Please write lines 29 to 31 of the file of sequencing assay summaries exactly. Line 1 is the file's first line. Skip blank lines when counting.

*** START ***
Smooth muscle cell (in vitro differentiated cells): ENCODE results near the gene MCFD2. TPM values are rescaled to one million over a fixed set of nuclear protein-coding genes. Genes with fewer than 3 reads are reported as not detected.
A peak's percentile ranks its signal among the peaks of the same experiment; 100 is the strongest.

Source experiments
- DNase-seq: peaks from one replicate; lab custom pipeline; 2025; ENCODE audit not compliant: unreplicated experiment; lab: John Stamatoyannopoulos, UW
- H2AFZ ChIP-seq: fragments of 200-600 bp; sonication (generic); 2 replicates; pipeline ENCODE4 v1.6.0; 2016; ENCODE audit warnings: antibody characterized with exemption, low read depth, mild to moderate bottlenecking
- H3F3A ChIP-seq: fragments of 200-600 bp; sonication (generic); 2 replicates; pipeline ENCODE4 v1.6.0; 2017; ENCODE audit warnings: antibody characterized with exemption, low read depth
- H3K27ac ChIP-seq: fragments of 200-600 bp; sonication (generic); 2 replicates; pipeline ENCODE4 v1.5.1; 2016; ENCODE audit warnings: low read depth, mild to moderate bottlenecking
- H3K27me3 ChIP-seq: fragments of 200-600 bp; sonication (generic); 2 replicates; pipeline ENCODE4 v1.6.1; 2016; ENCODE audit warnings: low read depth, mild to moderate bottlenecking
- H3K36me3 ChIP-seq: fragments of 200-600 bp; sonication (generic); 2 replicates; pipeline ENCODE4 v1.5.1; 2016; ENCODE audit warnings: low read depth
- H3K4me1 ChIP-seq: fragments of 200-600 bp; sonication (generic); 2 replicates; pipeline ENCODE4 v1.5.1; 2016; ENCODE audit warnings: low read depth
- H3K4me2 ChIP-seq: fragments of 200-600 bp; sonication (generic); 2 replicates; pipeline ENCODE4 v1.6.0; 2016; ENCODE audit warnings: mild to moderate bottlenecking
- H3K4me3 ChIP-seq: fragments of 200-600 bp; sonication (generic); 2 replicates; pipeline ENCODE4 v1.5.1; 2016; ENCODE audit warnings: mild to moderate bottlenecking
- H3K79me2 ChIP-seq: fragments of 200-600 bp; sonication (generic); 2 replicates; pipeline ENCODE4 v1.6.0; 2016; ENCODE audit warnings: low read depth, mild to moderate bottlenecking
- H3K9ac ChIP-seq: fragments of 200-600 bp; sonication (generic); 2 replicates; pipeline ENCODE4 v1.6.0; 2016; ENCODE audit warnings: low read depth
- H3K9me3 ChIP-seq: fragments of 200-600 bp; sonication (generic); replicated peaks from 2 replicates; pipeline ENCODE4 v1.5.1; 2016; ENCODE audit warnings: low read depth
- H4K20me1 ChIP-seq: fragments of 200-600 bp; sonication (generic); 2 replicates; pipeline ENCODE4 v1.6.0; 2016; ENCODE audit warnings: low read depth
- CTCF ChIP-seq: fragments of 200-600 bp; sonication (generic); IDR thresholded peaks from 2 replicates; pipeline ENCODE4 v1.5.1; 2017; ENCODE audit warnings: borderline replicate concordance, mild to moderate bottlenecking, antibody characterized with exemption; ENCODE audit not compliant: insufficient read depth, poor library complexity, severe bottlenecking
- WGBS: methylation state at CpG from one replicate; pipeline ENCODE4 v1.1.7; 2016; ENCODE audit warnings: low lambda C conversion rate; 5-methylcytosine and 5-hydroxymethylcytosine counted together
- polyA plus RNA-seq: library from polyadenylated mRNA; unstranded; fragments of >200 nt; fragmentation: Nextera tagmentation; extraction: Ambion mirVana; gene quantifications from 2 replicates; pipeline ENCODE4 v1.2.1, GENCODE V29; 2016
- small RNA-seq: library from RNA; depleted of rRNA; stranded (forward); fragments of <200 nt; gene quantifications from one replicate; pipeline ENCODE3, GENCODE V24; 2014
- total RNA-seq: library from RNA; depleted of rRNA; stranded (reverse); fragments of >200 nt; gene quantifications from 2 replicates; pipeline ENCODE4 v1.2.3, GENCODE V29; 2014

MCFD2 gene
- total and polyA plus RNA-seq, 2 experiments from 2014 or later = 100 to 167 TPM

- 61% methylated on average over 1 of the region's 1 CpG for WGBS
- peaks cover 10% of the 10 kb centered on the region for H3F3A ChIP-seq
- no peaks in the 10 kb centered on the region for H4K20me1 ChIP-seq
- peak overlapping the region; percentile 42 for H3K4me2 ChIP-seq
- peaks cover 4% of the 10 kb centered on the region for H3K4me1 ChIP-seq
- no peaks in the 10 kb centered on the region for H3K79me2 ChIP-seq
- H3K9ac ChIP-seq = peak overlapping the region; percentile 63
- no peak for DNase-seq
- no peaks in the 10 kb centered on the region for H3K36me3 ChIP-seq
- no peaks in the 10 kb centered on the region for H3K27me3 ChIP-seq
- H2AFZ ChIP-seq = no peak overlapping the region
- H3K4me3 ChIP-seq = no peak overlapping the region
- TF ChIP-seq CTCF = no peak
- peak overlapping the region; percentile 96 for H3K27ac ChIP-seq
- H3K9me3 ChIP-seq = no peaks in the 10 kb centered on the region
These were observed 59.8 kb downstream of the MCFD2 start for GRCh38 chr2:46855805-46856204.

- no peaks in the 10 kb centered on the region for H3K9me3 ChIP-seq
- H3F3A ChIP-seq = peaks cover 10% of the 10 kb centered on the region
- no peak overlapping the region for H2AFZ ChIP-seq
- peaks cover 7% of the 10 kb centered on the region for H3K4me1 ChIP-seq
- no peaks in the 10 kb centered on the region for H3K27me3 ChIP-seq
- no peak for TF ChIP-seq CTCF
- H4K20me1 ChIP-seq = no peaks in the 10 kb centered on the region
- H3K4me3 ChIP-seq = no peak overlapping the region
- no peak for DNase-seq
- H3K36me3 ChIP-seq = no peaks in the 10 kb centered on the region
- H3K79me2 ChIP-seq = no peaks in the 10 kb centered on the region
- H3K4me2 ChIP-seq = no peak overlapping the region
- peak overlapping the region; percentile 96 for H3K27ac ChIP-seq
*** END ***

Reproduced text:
- no peaks in the 10 kb centered on the region for H3K79me2 ChIP-seq
- H3K9ac ChIP-seq = peak overlapping the region; percentile 63
- no peak for DNase-seq